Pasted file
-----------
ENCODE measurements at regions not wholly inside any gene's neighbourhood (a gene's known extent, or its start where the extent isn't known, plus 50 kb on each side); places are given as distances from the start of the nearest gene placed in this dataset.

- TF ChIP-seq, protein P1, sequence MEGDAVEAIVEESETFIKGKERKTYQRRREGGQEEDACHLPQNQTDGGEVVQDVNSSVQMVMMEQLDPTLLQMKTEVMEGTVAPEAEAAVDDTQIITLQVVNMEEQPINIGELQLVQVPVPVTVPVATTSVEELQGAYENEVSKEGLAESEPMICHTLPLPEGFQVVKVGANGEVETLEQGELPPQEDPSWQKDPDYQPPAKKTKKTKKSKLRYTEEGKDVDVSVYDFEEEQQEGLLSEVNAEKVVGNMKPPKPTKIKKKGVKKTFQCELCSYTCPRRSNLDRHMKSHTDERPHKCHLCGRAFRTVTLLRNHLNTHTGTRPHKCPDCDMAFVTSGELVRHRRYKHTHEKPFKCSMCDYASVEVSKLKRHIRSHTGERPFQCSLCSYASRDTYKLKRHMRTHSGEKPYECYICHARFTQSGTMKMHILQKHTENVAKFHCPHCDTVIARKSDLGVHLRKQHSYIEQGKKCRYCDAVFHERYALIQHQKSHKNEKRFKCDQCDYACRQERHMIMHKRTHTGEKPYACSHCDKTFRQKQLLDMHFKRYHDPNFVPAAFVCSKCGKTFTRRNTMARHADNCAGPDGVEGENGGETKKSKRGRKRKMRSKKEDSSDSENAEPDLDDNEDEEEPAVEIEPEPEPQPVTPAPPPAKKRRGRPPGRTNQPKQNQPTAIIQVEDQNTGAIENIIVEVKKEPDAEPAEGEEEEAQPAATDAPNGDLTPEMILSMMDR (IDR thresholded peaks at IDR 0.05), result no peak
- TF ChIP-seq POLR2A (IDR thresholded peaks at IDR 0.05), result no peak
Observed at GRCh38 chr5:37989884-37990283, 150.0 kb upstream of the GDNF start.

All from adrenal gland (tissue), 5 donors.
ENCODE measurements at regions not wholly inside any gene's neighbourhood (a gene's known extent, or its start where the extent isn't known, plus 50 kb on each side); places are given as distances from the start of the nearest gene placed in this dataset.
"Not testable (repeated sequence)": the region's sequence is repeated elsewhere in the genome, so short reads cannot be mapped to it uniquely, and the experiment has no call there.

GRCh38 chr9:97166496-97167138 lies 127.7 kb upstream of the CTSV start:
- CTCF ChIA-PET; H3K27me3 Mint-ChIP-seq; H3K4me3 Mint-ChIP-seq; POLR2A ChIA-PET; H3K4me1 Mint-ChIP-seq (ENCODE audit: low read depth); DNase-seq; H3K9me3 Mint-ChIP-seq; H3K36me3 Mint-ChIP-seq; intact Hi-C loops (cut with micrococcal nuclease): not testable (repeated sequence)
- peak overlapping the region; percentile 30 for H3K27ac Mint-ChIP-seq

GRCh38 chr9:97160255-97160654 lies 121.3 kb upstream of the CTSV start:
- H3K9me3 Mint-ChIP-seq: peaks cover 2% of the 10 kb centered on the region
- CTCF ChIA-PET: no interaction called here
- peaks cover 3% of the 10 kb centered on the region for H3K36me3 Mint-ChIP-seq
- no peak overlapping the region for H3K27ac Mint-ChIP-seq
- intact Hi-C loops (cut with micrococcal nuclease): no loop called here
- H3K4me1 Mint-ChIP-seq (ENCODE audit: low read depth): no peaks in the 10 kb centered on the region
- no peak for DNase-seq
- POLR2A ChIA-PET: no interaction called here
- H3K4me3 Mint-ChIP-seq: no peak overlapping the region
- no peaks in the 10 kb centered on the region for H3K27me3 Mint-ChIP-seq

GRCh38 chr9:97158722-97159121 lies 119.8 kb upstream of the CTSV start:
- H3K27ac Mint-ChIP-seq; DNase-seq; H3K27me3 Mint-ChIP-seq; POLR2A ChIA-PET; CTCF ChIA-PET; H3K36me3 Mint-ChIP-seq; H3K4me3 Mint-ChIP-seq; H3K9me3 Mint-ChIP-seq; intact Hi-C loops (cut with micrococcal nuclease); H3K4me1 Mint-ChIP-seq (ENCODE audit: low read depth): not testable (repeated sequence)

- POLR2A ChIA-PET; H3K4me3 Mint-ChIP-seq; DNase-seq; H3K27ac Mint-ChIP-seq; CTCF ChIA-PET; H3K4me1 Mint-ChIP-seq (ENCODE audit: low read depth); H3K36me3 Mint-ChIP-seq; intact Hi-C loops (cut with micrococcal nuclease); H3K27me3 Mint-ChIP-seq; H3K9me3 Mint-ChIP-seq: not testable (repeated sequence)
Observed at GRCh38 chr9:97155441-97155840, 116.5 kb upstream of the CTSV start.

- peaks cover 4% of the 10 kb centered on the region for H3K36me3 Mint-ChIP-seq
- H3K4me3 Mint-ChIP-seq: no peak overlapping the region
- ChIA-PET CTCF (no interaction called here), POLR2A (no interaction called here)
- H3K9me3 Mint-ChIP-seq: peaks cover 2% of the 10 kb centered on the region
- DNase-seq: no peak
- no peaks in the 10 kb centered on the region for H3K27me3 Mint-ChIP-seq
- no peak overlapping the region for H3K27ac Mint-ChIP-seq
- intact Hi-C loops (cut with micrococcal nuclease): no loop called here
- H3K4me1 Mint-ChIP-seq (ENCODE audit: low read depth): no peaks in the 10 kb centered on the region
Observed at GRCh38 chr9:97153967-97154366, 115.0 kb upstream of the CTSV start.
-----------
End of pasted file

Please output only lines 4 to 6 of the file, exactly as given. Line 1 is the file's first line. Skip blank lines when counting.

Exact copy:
Observed at GRCh38 chr5:37989884-37990283, 150.0 kb upstream of the GDNF start.

All from adrenal gland (tissue), 5 donors.
ENCODE measurements at regions not wholly inside any gene's neighbourhood (a gene's known extent, or its start where the extent isn't known, plus 50 kb on each side); places are given as distances from the start of the nearest gene placed in this dataset.